Love to the End – Now Online

Love to the End – Now Online

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A warm congratulations to Hellenic College Holy Cross Digital Disciples Emanuel Sabau and Anberin Pasha in the making of Love to the End.  Thank you to supporters and OCN viewers like you. 

Watch the full film here

To the Very Heart; A Review of Love to the End

By J.V. Howry

Cruelty and mercy. The reality of these two fills up human history. Yet it is mercy that helps mankind’s recovery from every instance of cruelty. Mercy can thaw the winter that often envelops our souls. So it is appropriate that in the heart of winter we should be presented with a film that does precisely this. Love to the End, the result of the labor of Anberin Pasha and Emanuel Sabau, students at Holy Cross Greek Orthodox Seminary in Brookline, MA is a representation of the mercy, the loving kindness of God which we look for at the turning of the year, when mankind around the world celebrates the change of seasons and times.

Love to the End, at its core, follows the life and work of a modern day Orthodox Christian saint, Mother Maria Skobtsova. To give a brief summary of her life, the saint was born in pre-Revolutionary Russia into an aristocratic family and was a part of the events that rocked the world to its core. She was early on a part of the Bolshevik movement, but seeing that the new regime was as cruel, if not worse, than the one which preceded it, she fled with her children to France. On the way she had a conversion of the heart, in great part due to the loss of one of her children, and she returned to the Orthodox faith and was tonsured a nun. She lived out this vocation in the middle of Paris, devoting her life to the service of the poor. She met her end rescuing Jews from death in the concentration camps, giving up her life on Good Friday 1945. She embodied Christ’s words, “no greater love hath a man than this, that he give his life for his friends.” She is commemorated by the state of Israel as one of the “Righteous Among the Nations,” and amongst the Orthodox as a saint and martyr.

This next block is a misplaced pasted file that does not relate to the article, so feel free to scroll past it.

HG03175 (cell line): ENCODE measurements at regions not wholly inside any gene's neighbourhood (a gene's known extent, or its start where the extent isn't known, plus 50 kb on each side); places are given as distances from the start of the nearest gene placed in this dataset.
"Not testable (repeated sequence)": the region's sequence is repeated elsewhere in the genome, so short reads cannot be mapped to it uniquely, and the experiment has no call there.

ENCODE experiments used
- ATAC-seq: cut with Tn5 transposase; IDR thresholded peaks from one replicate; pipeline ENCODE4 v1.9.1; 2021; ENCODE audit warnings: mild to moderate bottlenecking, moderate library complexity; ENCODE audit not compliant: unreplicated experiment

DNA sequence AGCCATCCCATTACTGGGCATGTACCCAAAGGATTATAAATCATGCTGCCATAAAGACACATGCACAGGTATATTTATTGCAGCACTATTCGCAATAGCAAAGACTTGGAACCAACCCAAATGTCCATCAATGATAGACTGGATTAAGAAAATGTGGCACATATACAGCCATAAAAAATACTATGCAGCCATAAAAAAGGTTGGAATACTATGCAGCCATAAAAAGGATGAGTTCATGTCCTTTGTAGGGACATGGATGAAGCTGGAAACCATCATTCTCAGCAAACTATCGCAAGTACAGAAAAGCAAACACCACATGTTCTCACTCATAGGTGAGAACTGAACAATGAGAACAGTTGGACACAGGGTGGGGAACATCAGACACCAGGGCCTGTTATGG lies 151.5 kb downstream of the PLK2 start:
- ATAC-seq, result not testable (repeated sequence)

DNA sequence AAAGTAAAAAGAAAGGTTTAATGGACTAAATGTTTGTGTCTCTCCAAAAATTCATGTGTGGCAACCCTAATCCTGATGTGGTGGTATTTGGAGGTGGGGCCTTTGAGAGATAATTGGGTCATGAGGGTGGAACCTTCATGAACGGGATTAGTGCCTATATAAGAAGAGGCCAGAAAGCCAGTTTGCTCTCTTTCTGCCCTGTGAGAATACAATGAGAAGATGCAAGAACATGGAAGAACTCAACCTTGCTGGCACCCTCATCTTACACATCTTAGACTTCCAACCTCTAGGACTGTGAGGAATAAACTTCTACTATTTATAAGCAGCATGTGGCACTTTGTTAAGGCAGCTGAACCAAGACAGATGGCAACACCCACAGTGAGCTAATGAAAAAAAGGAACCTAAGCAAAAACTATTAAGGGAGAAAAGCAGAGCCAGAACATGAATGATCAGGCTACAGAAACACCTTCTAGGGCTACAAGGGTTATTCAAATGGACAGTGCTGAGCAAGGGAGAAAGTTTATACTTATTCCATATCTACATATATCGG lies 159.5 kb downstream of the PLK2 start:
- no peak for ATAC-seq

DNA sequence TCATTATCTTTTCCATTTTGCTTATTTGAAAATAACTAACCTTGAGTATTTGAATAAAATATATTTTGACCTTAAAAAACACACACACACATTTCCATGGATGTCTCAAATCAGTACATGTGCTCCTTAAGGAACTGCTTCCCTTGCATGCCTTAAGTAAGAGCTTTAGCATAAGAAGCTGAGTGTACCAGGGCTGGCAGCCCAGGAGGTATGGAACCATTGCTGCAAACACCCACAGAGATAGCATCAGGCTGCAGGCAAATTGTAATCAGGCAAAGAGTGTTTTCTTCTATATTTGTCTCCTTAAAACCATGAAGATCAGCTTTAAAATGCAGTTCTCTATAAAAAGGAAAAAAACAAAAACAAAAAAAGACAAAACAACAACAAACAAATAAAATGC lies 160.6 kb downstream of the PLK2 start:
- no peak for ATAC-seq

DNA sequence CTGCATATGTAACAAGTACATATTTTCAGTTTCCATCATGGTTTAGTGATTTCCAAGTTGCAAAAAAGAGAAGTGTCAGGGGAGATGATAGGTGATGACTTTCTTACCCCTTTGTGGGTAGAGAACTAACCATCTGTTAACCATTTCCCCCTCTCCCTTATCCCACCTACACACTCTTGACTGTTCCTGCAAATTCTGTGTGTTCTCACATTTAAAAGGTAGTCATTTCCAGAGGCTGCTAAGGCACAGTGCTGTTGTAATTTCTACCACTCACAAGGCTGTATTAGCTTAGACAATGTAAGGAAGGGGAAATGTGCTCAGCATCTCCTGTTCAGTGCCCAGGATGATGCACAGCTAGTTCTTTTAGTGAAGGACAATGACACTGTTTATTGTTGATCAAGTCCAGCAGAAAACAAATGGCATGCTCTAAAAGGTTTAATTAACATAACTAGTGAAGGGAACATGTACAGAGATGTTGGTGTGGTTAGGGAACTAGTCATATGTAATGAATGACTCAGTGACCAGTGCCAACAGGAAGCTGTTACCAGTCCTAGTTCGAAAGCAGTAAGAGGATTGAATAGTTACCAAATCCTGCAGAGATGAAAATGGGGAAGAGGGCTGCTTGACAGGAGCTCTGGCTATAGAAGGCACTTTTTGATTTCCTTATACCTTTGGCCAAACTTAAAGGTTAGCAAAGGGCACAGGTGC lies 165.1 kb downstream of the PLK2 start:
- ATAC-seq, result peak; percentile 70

Yet the beauty of Mrs. Pasha and Mr. Sabau’s work is that they didn’t merely tell the story of Mother Maria. Rather they wove throughout the film the lives of men, women, and children who have been deeply affected by the life and work of Mother Maria. This interplay between past and present makes the individual instances in Mother Maria’s life all the more vibrant.

The film is a moving mosaic. Much of the film’s narrative relies on the work of Jim Forest, the author of a children’s book, Silent as Stone, that follows Mother Maria’s rescue of several Jewish children from the Vel d’Hiv in the single largest arrest of Jewish people. The story, read by a father to his son and brought to life with beautiful animation, forms a nucleus to the entire work, a center from which the rest expands. The film also utilizes archival footage and nature shots as a means to illustrate the internal spiritual cohesion of the documentary. As mentioned above, interspersed within the film are the lives and experiences of three women, Presb. Maria Drossos, Holly Leclercq and Joy Wolfenbarger who found in Mother Maria an example of faith when they were struggling, one with the loss of a child, the other with abandonment by her husband. We see in them a process that mirrors Mother Maria’s own conversion; that in the depths of sorrow there is found a light that overcomes the darkness.